The new policy would have expanded that to a pool of new applicants who have lived in the country since 2010. It would also have removed the current DACA age limit — 30 – and made the work permit valid for three years instead of two.

“Individuals may continue to come forward and request initial grant of DACA or renewal of DACA pursuant to the guidelines established in 2012,” Johnson said.

The Hanen ruling doesn’t affect the department's immigration enforcement strategy either, Johnson added. The agency announced in November that it would shift its resources to prioritize the deportation of immigrants who have violated criminal law.

“I am also pleased that, due in large part to our investments in and prioritization of border security, apprehensions at the southern border – a large indicator of total attempts to cross the border illegally — are now at the lowest levels in years,” Johnson said. 

This article originally appeared in The Texas Tribune at

Bullet Train Firm Reveals Dallas-Houston Route

A private company’s plan to build a high-speed rail line connecting Dallas and Houston came further into focus Tuesday as the company announced its preferred route for the multibillion-dollar project.

Texas Central Railway said it has informed the Federal Railroad Administration that it prefers to build tracks dedicated to the project along land reserved for high-voltage electric transmission lines, a route that the company had dubbed the “Utility Corridor.”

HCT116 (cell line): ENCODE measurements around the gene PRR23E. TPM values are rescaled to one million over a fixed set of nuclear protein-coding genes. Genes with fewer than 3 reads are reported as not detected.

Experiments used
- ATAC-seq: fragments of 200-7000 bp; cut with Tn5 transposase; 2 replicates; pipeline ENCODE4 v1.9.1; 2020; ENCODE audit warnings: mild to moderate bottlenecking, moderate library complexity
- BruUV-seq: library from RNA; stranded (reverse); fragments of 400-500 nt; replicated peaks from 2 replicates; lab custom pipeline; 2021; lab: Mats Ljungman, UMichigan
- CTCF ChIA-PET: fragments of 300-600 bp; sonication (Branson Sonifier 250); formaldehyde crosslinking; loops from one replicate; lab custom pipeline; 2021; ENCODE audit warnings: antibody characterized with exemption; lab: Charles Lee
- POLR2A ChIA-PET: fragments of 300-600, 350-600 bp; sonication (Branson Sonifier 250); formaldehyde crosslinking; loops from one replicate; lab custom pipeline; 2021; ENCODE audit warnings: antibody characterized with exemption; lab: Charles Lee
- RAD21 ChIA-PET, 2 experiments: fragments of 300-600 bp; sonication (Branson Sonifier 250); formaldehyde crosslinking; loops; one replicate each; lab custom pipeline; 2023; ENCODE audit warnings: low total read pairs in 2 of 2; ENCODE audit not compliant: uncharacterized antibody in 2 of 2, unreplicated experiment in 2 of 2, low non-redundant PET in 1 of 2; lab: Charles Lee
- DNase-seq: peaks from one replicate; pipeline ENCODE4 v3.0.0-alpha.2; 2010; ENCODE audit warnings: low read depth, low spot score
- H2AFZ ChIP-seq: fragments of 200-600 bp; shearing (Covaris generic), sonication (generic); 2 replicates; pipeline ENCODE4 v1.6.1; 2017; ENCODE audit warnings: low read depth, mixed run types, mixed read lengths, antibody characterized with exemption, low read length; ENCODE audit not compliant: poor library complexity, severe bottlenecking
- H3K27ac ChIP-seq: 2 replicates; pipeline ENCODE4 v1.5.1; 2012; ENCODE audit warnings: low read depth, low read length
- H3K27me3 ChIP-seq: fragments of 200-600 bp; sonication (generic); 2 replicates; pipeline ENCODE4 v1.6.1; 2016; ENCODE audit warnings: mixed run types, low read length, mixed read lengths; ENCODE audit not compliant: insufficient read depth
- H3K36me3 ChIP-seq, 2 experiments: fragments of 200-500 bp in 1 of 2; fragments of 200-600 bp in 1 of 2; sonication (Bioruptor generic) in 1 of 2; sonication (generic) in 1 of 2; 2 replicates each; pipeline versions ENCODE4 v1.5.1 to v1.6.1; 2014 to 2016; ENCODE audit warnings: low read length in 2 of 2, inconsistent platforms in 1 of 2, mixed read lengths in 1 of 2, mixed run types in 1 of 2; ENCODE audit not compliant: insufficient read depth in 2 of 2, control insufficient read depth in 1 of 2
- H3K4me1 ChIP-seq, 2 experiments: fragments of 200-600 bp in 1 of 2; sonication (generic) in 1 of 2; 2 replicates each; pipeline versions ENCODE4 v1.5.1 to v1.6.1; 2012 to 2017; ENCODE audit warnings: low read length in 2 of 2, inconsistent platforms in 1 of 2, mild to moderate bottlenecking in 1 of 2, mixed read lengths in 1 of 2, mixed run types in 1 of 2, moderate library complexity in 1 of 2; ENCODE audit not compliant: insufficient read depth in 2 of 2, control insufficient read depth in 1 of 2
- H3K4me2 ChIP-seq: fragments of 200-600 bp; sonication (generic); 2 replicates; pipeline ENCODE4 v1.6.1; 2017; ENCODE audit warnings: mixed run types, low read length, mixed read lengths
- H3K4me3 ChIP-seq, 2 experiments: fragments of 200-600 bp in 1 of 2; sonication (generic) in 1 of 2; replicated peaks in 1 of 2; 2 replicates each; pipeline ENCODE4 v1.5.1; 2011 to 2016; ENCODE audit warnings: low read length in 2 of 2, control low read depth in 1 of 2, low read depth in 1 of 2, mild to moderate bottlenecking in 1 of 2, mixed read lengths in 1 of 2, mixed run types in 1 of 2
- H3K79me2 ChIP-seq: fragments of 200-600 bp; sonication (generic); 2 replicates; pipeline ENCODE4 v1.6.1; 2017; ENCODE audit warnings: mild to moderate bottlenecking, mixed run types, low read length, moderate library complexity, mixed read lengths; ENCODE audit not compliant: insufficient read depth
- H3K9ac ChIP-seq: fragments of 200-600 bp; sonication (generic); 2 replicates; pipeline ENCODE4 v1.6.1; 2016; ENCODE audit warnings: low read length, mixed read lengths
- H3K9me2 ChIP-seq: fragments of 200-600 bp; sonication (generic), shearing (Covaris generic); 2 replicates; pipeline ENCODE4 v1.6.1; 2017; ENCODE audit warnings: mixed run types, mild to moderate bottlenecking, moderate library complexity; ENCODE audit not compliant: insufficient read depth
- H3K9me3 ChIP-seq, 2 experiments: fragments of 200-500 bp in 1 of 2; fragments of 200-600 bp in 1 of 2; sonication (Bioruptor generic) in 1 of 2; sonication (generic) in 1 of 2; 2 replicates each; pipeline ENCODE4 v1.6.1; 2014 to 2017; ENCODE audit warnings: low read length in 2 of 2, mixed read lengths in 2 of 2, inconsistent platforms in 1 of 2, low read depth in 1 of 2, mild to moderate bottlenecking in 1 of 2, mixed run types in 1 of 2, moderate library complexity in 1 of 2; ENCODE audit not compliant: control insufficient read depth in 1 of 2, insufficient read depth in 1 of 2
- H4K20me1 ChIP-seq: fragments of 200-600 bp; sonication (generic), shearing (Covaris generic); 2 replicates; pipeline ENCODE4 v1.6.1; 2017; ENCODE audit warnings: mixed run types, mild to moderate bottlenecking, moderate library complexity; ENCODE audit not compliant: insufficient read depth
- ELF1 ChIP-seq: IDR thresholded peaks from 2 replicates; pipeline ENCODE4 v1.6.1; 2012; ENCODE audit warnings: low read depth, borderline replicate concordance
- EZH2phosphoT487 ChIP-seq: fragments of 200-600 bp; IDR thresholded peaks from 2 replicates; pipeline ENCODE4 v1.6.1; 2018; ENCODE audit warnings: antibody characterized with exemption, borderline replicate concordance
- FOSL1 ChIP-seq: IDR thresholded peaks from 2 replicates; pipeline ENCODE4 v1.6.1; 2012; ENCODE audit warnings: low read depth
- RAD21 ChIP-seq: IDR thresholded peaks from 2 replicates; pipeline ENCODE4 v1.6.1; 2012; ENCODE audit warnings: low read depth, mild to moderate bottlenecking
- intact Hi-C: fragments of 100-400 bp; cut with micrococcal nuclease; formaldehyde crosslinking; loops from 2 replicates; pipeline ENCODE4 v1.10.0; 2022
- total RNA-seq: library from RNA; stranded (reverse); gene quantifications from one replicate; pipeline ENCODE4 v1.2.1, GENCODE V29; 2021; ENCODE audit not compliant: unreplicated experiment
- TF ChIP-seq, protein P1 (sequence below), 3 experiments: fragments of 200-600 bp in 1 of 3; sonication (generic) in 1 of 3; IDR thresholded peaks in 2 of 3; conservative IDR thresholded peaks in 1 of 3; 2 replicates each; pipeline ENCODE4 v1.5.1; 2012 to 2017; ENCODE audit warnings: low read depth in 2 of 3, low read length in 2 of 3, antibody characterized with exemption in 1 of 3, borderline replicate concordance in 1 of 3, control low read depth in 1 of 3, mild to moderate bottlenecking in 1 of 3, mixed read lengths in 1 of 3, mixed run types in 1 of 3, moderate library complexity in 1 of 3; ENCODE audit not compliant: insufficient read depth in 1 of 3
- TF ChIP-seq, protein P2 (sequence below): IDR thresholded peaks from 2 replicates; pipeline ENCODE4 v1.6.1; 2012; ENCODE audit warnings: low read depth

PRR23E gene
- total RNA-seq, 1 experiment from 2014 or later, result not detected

In a news release, the company called the Utility Corridor the “superior alternative" to a second route that hewed closely to existing right-of-way owned by BNSF Railway, a national freight rail company based in Fort Worth. Texas Central officials had previously said that route would only work if the company could come to an agreement with BNSF. A request to BNSF was not immediately returned Tuesday. 

Texas Central is working with a Japanese train manufacturer and operator to debut the company's bullet train technology in Texas and cutting the travel time between Houston and Dallas to 90 minutes.  If the project moves forward, J.R. Central would sell its trains to the company and play an advisory role on the system’s operations. Texas Central officials have said they hope to begin operations by 2021 and plan to do so without U.S. subsidies.

The federal government, which must approve any new passenger rail system, is in the middle of an environmental impact study of the project, which is being paid for by Texas Central. Federal officials originally studied nine possible routes between Houston and Dallas. By October, that list had been narrowed down to the two that were believed to best minimize the impact on the environment and property owners — the utility route and the BNSF route.